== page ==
- U.S. commercial crude inventories dropped by 1.1 million barrels a day in the week through Jan. 19, official government data showed.
- Traders are taking out a growing number of put options to sell crude, a strategy aimed at protecting against a drop in prices after a sharp rally since December.
- Production cuts by OPEC, Russia and their allies, as well as global economic growth offered support to oil prices.
Oil prices bounced back on Wednesday, with U.S. crude topping $65 a barrel for the first time in more than three yeas, as government data showing a drop in U.S. crude oil stockpiles contradicted an earlier industry report that indicated inventory levels rose.
Brent futures were up 4 cents to $70 a barrel by 10:39 a.m. ET (1539 GMT), after climbing above $70 this month for first time since 2014. U.S. West Texas Intermediate (WTI) futures were up 60 cents, or 1 percent, at $65.07 a barrel, the highest level since Dec. 8, 2014.
U.S. commercial crude inventories dropped by 1.1 million barrels a day in the week through Jan. 19, according to the U.S. Energy Information Administration, compared with analyst expectations for a decrease of 1.6 million barrels.
The American Petroleum Institute, and industry group, had said on Tuesday that inventories rose by 4.8 million barrels, after nine weeks of drawdowns.
Gasoline stocks rose by 3.1 million barrels, compared with analysts' expectations in a Reuters poll for a 2.5 million-barrel gain. Distillate stockpiles, which include diesel and heating oil, rose by 639,000 barrels, versus expectations for a 1.5 million-barrel drop, the EIA data showed.
Weekly U.S. crude oil production rose to nearly 9.9 million barrels a day, edging closer to a new all-time record above 10 million barrels a day.
In Asia, oversupply of gasoline has pulled down refinery profits to their lowest level since 2015.
Amid these indicators, traders are taking measures to protect themselves from a potential fall in crude prices.
Trading data shows open interest for Brent put options to sell at $70, $69 and $68 per barrel has surged since the middle of last week on the Intercontinental Exchange (ICE).
"The options market shows increased demand for downside protection. This makes sense considering how one-sided (to the upside) the speculative bets have become," said Ole Hansen, head of commodity strategy at Saxo Bank.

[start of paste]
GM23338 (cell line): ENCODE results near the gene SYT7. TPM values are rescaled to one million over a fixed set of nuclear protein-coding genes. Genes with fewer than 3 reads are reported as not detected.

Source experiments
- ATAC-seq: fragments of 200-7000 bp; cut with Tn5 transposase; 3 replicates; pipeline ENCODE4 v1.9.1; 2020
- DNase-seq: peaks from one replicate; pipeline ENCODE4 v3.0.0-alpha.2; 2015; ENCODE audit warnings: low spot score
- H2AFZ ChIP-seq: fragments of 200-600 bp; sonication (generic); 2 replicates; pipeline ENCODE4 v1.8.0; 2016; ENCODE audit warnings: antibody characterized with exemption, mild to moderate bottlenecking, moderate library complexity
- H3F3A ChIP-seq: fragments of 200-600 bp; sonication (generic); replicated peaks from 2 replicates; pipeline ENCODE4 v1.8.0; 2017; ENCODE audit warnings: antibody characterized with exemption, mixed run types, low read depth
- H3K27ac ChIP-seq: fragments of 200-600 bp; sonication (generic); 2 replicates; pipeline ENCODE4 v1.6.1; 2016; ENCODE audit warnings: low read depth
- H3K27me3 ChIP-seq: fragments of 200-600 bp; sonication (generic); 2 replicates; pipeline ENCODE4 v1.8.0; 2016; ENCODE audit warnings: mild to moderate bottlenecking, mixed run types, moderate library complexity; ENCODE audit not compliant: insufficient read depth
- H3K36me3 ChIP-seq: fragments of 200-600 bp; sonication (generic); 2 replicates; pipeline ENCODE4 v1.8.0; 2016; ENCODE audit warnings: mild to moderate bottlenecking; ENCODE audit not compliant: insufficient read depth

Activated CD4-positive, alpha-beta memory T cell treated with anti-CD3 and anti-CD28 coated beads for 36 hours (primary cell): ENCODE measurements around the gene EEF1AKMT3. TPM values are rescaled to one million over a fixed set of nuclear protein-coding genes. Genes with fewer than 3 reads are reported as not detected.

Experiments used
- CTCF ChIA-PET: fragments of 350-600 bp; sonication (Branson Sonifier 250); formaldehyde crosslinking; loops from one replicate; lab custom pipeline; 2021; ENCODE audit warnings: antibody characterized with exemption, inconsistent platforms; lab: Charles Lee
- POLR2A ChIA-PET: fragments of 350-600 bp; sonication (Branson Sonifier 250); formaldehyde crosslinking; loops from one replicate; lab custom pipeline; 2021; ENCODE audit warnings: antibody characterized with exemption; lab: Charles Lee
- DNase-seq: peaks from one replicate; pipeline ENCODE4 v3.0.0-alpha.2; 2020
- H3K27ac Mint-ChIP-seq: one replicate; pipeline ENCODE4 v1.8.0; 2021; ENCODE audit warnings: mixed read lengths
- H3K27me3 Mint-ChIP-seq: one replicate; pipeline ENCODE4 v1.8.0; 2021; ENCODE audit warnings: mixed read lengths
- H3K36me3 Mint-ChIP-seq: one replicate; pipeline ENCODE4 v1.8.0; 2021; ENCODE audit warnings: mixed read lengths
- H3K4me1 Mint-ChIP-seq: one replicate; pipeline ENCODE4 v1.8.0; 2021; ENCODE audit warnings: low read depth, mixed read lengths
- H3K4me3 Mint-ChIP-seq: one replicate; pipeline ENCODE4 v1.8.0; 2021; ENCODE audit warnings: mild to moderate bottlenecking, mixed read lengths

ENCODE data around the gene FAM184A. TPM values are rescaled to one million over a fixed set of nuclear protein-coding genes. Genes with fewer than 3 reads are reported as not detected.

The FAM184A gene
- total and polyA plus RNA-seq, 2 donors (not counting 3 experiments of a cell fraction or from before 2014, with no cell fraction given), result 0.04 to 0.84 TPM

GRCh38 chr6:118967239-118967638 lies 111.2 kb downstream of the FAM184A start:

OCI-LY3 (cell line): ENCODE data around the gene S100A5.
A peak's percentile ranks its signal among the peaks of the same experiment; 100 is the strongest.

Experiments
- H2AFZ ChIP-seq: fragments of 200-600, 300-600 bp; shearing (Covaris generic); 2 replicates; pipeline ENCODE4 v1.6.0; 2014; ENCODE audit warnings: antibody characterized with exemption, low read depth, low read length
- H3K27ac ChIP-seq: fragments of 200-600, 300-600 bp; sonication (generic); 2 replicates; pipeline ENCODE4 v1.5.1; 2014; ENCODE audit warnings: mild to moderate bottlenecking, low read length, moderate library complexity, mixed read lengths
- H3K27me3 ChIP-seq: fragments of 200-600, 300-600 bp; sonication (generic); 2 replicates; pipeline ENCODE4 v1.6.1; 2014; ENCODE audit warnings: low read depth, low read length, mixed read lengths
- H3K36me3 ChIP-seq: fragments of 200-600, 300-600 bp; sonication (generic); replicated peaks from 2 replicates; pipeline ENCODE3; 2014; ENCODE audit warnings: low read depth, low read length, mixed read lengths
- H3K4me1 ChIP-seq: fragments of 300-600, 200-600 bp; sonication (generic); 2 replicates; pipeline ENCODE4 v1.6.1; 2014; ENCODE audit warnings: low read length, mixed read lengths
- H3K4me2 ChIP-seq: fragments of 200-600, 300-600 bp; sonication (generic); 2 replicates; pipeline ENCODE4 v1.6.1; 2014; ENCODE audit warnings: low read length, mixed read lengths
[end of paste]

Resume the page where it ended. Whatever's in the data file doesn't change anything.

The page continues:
There is now far more demand for options to sell Brent than there is for call options, which are the right to buy Brent at a certain price.
Sukrit Vijayakar energy consultancy Trifecta said the rising options to sell were a result of huge amounts of long positions that have been built up over the past months of rising prices.
"We still have...nine long barrels for every short barrel, so a reversal should be interesting to watch," he said.
Despite this, traders said oil was unlikely to tumble far as markets remain supported by strong economic growth and by supply restrictions led by the Organization of the Petroleum Exporting Countries (OPEC) and Russia.
Russian Energy Minister Alexander Novak said on Wednesday that an average Brent price of around $60 was a reasonable forecast for this year, Interfax news agency reported.
In the latest sign of healthy economic growth, Japanese manufacturing activity expanded at the fastest pace in almost four years in January, a survey showed on Wednesday.
Economic growth is translating into oil demand growth and comes at a time that OPEC and Russia lead production cuts aimed at tightening the market. The deal to withhold output started in January last year and is currently set to last through 2018.
Stephen Innes, head of trading for Asia-Pacific at futures brokerage Oanda in Singapore said a "beaming economic forecast along with stout compliance from OPEC (to withhold production) is providing convincing support."
— CNBC's Tom DiChristopher contributed to this report.